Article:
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9 December 1999 Edition

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`East Timor took its independence from Indonesia'

The public face of the East Timor-Ireland Campaign, Tom Hyland, is back from East Timor once again, but this time the country he visited is independent. There were no Indonesian soldiers on the streets of Dili, although the reminders of their presence were still there in the form of destruction. ``Two things struck me,'' explains Hyland when telling about his last visit to the territory. ``The first thing is the absolutely joy on the faces of the Timorese people who have rid themselves of their Indonesian colonisers, and second was the total destruction of Dili, the capital. Total destruction of the complete infrastructure.''

On 30 August 1999, the population of East Timor rejected an Indonesia proposal for autonomy and voted for independence. The Indonesian-sponsored militias and the Indonesian military then began their campaign of destruction which, in Hyland's opinion, was not spontaneous but carefully planned, because as he says, ``to take 300,000 people from East Timor into West Timor in the matter of a couple of days was not a spontaneous action. It was planned months ahead, the camps were planned months ahead.''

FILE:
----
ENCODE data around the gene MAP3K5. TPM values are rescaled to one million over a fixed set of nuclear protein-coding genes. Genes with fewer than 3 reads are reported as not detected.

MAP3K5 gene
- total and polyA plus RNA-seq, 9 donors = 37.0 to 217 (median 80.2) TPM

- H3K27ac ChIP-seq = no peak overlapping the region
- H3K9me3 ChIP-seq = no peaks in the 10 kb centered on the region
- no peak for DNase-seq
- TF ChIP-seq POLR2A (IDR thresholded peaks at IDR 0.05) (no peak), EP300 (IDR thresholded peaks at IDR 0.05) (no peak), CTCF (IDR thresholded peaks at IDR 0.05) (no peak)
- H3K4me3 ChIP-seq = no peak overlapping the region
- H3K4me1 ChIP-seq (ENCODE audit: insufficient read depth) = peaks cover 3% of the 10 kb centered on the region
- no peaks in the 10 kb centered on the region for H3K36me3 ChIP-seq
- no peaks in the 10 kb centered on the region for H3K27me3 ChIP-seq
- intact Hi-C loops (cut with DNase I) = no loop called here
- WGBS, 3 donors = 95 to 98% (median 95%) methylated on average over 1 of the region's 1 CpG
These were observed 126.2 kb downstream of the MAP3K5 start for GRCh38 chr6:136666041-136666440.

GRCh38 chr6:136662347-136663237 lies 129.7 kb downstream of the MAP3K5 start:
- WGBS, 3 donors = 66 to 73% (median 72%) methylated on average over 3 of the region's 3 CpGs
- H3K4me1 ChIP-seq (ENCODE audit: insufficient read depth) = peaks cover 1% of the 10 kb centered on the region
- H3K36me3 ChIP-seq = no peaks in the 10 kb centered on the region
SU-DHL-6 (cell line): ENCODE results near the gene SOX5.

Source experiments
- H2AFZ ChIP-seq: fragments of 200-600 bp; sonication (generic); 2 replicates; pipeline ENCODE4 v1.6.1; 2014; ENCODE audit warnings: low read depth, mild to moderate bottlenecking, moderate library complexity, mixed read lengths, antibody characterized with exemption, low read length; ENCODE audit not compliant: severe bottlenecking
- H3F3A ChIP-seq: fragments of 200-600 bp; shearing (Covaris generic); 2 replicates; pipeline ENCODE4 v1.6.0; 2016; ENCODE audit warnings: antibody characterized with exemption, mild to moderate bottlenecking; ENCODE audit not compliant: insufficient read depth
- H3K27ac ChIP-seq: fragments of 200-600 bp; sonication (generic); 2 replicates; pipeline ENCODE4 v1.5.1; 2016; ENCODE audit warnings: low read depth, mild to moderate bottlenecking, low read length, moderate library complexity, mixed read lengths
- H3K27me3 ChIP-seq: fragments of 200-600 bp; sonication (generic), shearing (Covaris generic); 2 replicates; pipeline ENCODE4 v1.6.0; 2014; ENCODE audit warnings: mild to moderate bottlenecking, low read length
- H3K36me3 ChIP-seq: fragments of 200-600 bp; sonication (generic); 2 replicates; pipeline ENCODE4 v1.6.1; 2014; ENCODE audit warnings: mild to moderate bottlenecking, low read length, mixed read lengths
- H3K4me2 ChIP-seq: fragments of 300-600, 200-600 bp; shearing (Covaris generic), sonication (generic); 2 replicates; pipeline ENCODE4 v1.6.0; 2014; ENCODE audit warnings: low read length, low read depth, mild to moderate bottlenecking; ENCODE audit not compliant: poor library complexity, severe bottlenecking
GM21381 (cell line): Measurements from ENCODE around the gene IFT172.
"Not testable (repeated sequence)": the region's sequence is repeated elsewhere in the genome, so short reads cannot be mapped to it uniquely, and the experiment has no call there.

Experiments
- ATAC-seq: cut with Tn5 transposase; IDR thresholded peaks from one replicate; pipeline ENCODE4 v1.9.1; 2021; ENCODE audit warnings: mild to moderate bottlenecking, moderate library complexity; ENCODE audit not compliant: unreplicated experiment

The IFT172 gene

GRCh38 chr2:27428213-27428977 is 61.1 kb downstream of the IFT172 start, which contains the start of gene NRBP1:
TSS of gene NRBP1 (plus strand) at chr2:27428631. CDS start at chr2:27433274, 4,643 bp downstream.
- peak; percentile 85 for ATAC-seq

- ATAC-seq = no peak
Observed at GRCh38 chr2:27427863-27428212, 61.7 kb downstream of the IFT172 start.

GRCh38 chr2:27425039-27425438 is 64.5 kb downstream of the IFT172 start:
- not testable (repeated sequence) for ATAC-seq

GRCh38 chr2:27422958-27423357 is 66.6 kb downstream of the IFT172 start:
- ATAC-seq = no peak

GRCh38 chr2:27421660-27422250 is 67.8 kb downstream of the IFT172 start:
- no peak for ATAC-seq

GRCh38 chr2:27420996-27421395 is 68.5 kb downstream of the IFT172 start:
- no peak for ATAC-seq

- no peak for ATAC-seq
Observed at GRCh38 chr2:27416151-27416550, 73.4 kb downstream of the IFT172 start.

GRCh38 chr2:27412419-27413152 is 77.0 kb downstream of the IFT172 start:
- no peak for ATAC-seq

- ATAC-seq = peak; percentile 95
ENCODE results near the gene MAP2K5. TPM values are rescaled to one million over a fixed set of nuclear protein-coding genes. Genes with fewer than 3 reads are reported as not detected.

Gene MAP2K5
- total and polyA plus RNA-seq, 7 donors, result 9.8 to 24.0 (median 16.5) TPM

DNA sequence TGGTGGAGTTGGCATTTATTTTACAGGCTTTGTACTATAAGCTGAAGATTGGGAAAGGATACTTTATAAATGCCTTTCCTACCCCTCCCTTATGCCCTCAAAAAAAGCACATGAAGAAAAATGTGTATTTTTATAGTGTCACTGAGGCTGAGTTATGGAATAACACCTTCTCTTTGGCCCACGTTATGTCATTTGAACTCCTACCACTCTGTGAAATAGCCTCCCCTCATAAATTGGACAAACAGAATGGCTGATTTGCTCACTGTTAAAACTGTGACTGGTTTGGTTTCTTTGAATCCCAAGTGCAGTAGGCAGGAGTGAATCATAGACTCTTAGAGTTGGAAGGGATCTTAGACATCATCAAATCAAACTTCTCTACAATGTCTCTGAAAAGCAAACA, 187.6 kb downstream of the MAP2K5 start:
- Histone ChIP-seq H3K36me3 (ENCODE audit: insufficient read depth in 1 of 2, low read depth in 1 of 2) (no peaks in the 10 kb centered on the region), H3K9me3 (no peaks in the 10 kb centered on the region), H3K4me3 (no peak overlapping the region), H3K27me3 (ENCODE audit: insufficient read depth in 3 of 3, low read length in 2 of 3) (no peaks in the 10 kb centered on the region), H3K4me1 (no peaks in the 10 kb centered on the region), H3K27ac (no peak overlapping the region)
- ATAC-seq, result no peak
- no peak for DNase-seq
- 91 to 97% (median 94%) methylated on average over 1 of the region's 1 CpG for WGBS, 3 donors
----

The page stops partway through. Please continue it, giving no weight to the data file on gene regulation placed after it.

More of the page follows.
For all those involved in the solidarity and resistance campaign for East Timor, it is still difficult to believe that the international community decided to stand by, allowing the Indonesians and the militia to kill, destroy and rape. For Hyland, there are no excuses, because everyone knew what was going to happen if the result in the referendum in East Timor was independence. ``The UN knew they were doing this and they knew what was happening. They were there and they did absolutely nothing... But everyone knew about it, so for Koffi Annan or everybody else, even the man in charge in East Timor, Ian Martin, to say they were surprised by the level of militia violence after the vote is totally unacceptable.''

The delay caused by the indecision and what is most important, the UN Security Council's unwillingness to ``upset'' the Indonesian government, allowed the militia and military to take around 140,000 hostages to so-called ``refugee camps'' in West Timor, camps controlled by the militia. Another 14,000 people were forcibly displaced to other parts of Indonesdia and 80,000 have disappeared. ``Indonesia is the fourth or fifth largest country in the world and no one wants to upset it, because in terms of trade, investment, and cheap labour, it has all the ingredients a government is looking for when looking for where to do business'', points out Tom Hyland.

``There are still 80,000 East Timorese people missing. The UN forces have been carrying out a lot of missions and still seem not to be able to locate these people. East Timor is a small territory and if they are in sort of large groupings one should expect that they would have been located by now. It is deeply disturbing that they have not been located. A lot of them could have been taken to West Papua, Borneo and other places, but I would be very concerned and I would be of the opinion that a lot of the East Timorese were taken out to sea in ships and were killed and thrown overboard. And indeed, bodies are being washed up now''.

But as Tom Hyland explains, the international community does not seem to have any interest in clarifying what has happened in East Timor. He feels it is very possible that those responsible for the planning of the genocide, the Indonesian commanders, ``will be let off the hook.